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Project teams go the distance

Kristeen Lockett and Michelle Strand
The Open Polytechnic of New Zealand

This poster presents a case study of the learning materials development process employed by The Open Polytechnic of New Zealand [1]. The Open Polytechnic's online teaching brand, Open Mind Online [2], uses project teams to develop and produce their online courses. These teams include members of faculty, members of the Learning Design Group and members of the Production unit. Each team member has a specialised role, and brings different skills and abilities to the project.

It is our contention that working in teams to develop courses can create a 'comfort zone' for those involved by helping to ensure quality and provides a framework and structured process for course development. It can also extend the comfort zone by offering a chance for the exchange of ideas, for encouraging academic rigour in materials development, and by offering a chance for professional development for team members. When team development of courses works well, it can achieve these aims without a loss of efficiency. In fact, efficiency gains are usually achieved.

Our poster covers several key areas:

  1. What is a project team?
  2. Why do we use teams to develop courses?
  3. Who are the team members?
  4. What is the development process?
  5. How do team members feel about the process?
  6. What, therefore, are the benefits and drawbacks of the team process? and
  7. Where to from here?
We interviewed team members, and asked them for answers to the following questions:
  1. What is your place in the team?
  2. Describe how the team process affects you in your role at The Open Polytechnic (e.g. How does being part of the team affect you as a Lecturer?) Are the effects positive, negative, or both?
  3. Does the team process improve the overall product (materials or courses)?
  4. What would you change about the process for the next time you are a member of such a team?
  5. Do you think the overall team approach to materials development at The Open Polytechnic will change in the future? If yes, how?
Our results show that there are benefits to using development teams in terms of gains in efficiency, quality and professional development. However, while there are significant benefits to the team approach, there are also potential drawbacks.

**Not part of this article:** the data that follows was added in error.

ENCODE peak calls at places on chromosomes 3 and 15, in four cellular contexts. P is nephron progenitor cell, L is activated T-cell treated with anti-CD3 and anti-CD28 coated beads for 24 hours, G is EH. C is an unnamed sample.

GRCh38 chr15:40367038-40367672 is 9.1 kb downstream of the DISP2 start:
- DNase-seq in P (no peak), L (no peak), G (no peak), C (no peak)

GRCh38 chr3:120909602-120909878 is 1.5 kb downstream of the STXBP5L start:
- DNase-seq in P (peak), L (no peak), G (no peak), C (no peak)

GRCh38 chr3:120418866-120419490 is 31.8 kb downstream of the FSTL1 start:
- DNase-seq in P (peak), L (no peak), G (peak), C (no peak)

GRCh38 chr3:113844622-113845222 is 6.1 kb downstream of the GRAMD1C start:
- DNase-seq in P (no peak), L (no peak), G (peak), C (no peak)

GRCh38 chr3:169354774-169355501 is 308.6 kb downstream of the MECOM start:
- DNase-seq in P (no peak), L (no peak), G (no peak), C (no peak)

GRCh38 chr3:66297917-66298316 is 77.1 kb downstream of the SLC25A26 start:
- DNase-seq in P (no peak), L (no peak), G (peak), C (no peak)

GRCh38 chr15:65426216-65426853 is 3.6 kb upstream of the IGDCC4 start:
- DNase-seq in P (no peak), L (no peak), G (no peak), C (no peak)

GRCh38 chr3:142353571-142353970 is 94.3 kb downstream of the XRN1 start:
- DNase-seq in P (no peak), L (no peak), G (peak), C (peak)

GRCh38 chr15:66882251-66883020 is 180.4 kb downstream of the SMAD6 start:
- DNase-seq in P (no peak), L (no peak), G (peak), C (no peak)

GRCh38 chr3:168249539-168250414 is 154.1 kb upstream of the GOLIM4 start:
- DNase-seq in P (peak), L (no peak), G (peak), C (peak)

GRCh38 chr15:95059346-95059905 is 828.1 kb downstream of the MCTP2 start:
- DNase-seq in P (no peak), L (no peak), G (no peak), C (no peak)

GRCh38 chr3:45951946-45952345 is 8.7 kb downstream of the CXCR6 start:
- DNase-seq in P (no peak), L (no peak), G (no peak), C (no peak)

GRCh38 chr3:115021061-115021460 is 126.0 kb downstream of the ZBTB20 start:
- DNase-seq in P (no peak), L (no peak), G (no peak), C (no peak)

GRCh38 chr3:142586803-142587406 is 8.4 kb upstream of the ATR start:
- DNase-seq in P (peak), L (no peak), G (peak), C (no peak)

1. There is less autonomy for the faculty member teaching the course.
  2. While the project approach can lead to efficiencies, it can also, unless well-managed, lead to increased timeframes for the development of a course.
  3. Unless roles are clearly stated, understood, and agreed upon by all members of the team, there is a risk of double-ups of task, confusion, and even conflict. Resourcing is complex, and potentially expensive.

Please cite as: Lockett, K. & Strand, M. (2004). Project teams go the distance. In R. Atkinson, C. McBeath, D. Jonas-Dwyer & R. Phillips (Eds), Beyond the comfort zone: Proceedings of the 21st ASCILITE Conference (p. 547). Perth, 5-8 December.

© 2004 Kristeen Lockett and Michelle Strand
The authors assign to ASCILITE and educational non-profit institutions a non-exclusive licence to use this document for personal use and in courses of instruction provided that the article is used in full and this copyright statement is reproduced. The authors also grant a non-exclusive licence to ASCILITE to publish this document on the ASCILITE web site (including any mirror or archival sites that may be developed) and in printed form within the ASCILITE 2004 Conference Proceedings. Any other usage is prohibited without the express permission of the authors.

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